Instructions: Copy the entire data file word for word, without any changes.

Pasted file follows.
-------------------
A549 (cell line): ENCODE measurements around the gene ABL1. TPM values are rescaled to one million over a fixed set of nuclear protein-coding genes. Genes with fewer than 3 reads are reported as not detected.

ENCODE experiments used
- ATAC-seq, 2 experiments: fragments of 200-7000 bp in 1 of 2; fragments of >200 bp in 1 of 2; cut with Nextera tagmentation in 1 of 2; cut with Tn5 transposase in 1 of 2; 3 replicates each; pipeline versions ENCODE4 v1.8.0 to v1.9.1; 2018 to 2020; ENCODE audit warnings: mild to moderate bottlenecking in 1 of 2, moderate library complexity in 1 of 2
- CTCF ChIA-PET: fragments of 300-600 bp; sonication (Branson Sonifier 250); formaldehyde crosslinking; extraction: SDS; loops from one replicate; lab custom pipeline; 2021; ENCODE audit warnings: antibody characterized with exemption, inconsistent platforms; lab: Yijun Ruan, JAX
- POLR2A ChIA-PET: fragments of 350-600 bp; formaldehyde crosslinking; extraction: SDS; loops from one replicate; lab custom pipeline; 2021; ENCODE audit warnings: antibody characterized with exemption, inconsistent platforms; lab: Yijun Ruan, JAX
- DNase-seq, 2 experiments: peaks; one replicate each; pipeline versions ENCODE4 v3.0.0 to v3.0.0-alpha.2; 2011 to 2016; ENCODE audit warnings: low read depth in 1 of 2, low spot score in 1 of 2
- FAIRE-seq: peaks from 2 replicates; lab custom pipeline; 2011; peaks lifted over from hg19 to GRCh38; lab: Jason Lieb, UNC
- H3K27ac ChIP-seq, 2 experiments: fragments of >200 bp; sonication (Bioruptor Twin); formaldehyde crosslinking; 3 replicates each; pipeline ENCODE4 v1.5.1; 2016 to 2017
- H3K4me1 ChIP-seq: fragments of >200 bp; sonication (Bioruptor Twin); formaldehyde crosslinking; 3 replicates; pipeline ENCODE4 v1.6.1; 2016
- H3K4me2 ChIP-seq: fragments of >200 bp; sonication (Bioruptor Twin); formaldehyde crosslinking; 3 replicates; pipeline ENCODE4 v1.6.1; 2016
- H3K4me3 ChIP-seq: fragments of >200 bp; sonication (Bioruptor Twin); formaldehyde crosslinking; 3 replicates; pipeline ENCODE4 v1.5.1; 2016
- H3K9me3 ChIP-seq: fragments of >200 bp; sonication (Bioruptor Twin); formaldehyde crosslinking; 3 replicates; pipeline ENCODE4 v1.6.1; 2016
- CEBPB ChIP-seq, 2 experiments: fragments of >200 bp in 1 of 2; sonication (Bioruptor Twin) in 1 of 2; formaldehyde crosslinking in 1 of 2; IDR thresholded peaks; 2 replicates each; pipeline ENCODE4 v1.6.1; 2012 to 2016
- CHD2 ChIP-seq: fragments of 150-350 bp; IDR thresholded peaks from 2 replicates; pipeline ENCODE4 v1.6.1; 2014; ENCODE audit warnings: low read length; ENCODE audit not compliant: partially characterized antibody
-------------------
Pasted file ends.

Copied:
A549 (cell line): ENCODE measurements around the gene ABL1. TPM values are rescaled to one million over a fixed set of nuclear protein-coding genes. Genes with fewer than 3 reads are reported as not detected.

ENCODE experiments used
- ATAC-seq, 2 experiments: fragments of 200-7000 bp in 1 of 2; fragments of >200 bp in 1 of 2; cut with Nextera tagmentation in 1 of 2; cut with Tn5 transposase in 1 of 2; 3 replicates each; pipeline versions ENCODE4 v1.8.0 to v1.9.1; 2018 to 2020; ENCODE audit warnings: mild to moderate bottlenecking in 1 of 2, moderate library complexity in 1 of 2
- CTCF ChIA-PET: fragments of 300-600 bp; sonication (Branson Sonifier 250); formaldehyde crosslinking; extraction: SDS; loops from one replicate; lab custom pipeline; 2021; ENCODE audit warnings: antibody characterized with exemption, inconsistent platforms; lab: Yijun Ruan, JAX
- POLR2A ChIA-PET: fragments of 350-600 bp; formaldehyde crosslinking; extraction: SDS; loops from one replicate; lab custom pipeline; 2021; ENCODE audit warnings: antibody characterized with exemption, inconsistent platforms; lab: Yijun Ruan, JAX
- DNase-seq, 2 experiments: peaks; one replicate each; pipeline versions ENCODE4 v3.0.0 to v3.0.0-alpha.2; 2011 to 2016; ENCODE audit warnings: low read depth in 1 of 2, low spot score in 1 of 2
- FAIRE-seq: peaks from 2 replicates; lab custom pipeline; 2011; peaks lifted over from hg19 to GRCh38; lab: Jason Lieb, UNC
- H3K27ac ChIP-seq, 2 experiments: fragments of >200 bp; sonication (Bioruptor Twin); formaldehyde crosslinking; 3 replicates each; pipeline ENCODE4 v1.5.1; 2016 to 2017
- H3K4me1 ChIP-seq: fragments of >200 bp; sonication (Bioruptor Twin); formaldehyde crosslinking; 3 replicates; pipeline ENCODE4 v1.6.1; 2016
- H3K4me2 ChIP-seq: fragments of >200 bp; sonication (Bioruptor Twin); formaldehyde crosslinking; 3 replicates; pipeline ENCODE4 v1.6.1; 2016
- H3K4me3 ChIP-seq: fragments of >200 bp; sonication (Bioruptor Twin); formaldehyde crosslinking; 3 replicates; pipeline ENCODE4 v1.5.1; 2016
- H3K9me3 ChIP-seq: fragments of >200 bp; sonication (Bioruptor Twin); formaldehyde crosslinking; 3 replicates; pipeline ENCODE4 v1.6.1; 2016
- CEBPB ChIP-seq, 2 experiments: fragments of >200 bp in 1 of 2; sonication (Bioruptor Twin) in 1 of 2; formaldehyde crosslinking in 1 of 2; IDR thresholded peaks; 2 replicates each; pipeline ENCODE4 v1.6.1; 2012 to 2016
- CHD2 ChIP-seq: fragments of 150-350 bp; IDR thresholded peaks from 2 replicates; pipeline ENCODE4 v1.6.1; 2014; ENCODE audit warnings: low read length; ENCODE audit not compliant: partially characterized antibody